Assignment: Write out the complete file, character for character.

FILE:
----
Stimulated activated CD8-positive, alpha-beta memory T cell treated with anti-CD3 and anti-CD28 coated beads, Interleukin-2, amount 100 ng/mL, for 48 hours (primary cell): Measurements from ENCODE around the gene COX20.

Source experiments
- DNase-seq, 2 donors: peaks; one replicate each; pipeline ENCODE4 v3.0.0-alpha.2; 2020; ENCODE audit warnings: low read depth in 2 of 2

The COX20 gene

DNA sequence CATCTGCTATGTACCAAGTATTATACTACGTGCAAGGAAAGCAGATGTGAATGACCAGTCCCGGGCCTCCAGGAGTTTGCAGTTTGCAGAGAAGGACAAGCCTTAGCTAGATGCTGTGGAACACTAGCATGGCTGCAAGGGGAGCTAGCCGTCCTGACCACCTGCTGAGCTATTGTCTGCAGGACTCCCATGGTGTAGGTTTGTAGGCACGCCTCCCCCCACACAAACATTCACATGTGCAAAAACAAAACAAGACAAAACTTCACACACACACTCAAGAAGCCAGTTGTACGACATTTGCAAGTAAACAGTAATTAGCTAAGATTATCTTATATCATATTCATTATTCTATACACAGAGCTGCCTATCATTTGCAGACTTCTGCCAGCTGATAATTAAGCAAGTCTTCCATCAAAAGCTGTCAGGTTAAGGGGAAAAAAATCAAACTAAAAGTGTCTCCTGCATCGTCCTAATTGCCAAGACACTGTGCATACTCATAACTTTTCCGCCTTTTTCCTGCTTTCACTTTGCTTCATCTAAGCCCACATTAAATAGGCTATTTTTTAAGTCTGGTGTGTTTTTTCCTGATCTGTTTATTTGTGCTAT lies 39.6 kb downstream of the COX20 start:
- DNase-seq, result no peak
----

Stimulated activated CD8-positive, alpha-beta memory T cell treated with anti-CD3 and anti-CD28 coated beads, Interleukin-2, amount 100 ng/mL, for 48 hours (primary cell): Measurements from ENCODE around the gene COX20.

Source experiments
- DNase-seq, 2 donors: peaks; one replicate each; pipeline ENCODE4 v3.0.0-alpha.2; 2020; ENCODE audit warnings: low read depth in 2 of 2

The COX20 gene

DNA sequence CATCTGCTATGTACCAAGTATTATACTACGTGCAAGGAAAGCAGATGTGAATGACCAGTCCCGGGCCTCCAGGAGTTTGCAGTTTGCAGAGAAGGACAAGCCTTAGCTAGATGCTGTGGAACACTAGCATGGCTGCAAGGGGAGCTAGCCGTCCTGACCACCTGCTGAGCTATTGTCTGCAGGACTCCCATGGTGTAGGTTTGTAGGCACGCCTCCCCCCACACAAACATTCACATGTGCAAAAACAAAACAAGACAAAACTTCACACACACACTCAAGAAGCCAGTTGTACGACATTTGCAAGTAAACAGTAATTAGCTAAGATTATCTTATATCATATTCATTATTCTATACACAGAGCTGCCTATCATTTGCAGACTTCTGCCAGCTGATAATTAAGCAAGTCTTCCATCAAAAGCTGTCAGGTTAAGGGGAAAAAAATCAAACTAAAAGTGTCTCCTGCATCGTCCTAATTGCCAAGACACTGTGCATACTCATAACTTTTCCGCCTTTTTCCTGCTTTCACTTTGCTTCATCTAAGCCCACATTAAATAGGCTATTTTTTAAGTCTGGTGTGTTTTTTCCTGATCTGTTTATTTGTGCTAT lies 39.6 kb downstream of the COX20 start:
- DNase-seq, result no peak